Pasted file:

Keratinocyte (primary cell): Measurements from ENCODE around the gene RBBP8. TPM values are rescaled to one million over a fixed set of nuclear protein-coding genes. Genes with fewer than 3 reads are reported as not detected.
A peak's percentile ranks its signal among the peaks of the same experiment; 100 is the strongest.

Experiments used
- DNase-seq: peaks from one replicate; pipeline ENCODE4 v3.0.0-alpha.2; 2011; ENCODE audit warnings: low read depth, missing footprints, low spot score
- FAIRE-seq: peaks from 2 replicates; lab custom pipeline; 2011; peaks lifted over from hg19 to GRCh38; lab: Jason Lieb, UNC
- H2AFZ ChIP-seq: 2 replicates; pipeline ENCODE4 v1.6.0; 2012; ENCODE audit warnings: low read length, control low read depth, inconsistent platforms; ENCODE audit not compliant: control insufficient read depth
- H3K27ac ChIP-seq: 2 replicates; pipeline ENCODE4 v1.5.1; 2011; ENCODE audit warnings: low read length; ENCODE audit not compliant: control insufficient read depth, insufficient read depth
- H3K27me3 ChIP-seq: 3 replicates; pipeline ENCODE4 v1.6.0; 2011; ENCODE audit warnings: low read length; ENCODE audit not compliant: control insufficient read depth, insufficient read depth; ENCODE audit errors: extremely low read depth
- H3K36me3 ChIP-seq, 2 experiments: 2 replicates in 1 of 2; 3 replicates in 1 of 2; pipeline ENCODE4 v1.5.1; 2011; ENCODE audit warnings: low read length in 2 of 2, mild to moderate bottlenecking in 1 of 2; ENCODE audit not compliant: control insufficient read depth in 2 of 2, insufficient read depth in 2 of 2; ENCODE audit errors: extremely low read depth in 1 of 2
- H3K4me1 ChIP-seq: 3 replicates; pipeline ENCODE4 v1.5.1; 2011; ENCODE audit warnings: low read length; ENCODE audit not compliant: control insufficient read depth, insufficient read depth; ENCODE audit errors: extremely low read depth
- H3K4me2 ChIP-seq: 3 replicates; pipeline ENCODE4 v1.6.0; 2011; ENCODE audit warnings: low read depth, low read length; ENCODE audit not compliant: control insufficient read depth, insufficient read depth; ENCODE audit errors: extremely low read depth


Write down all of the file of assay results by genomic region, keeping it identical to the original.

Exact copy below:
Keratinocyte (primary cell): Measurements from ENCODE around the gene RBBP8. TPM values are rescaled to one million over a fixed set of nuclear protein-coding genes. Genes with fewer than 3 reads are reported as not detected.
A peak's percentile ranks its signal among the peaks of the same experiment; 100 is the strongest.

Experiments used
- DNase-seq: peaks from one replicate; pipeline ENCODE4 v3.0.0-alpha.2; 2011; ENCODE audit warnings: low read depth, missing footprints, low spot score
- FAIRE-seq: peaks from 2 replicates; lab custom pipeline; 2011; peaks lifted over from hg19 to GRCh38; lab: Jason Lieb, UNC
- H2AFZ ChIP-seq: 2 replicates; pipeline ENCODE4 v1.6.0; 2012; ENCODE audit warnings: low read length, control low read depth, inconsistent platforms; ENCODE audit not compliant: control insufficient read depth
- H3K27ac ChIP-seq: 2 replicates; pipeline ENCODE4 v1.5.1; 2011; ENCODE audit warnings: low read length; ENCODE audit not compliant: control insufficient read depth, insufficient read depth
- H3K27me3 ChIP-seq: 3 replicates; pipeline ENCODE4 v1.6.0; 2011; ENCODE audit warnings: low read length; ENCODE audit not compliant: control insufficient read depth, insufficient read depth; ENCODE audit errors: extremely low read depth
- H3K36me3 ChIP-seq, 2 experiments: 2 replicates in 1 of 2; 3 replicates in 1 of 2; pipeline ENCODE4 v1.5.1; 2011; ENCODE audit warnings: low read length in 2 of 2, mild to moderate bottlenecking in 1 of 2; ENCODE audit not compliant: control insufficient read depth in 2 of 2, insufficient read depth in 2 of 2; ENCODE audit errors: extremely low read depth in 1 of 2
- H3K4me1 ChIP-seq: 3 replicates; pipeline ENCODE4 v1.5.1; 2011; ENCODE audit warnings: low read length; ENCODE audit not compliant: control insufficient read depth, insufficient read depth; ENCODE audit errors: extremely low read depth
- H3K4me2 ChIP-seq: 3 replicates; pipeline ENCODE4 v1.6.0; 2011; ENCODE audit warnings: low read depth, low read length; ENCODE audit not compliant: control insufficient read depth, insufficient read depth; ENCODE audit errors: extremely low read depth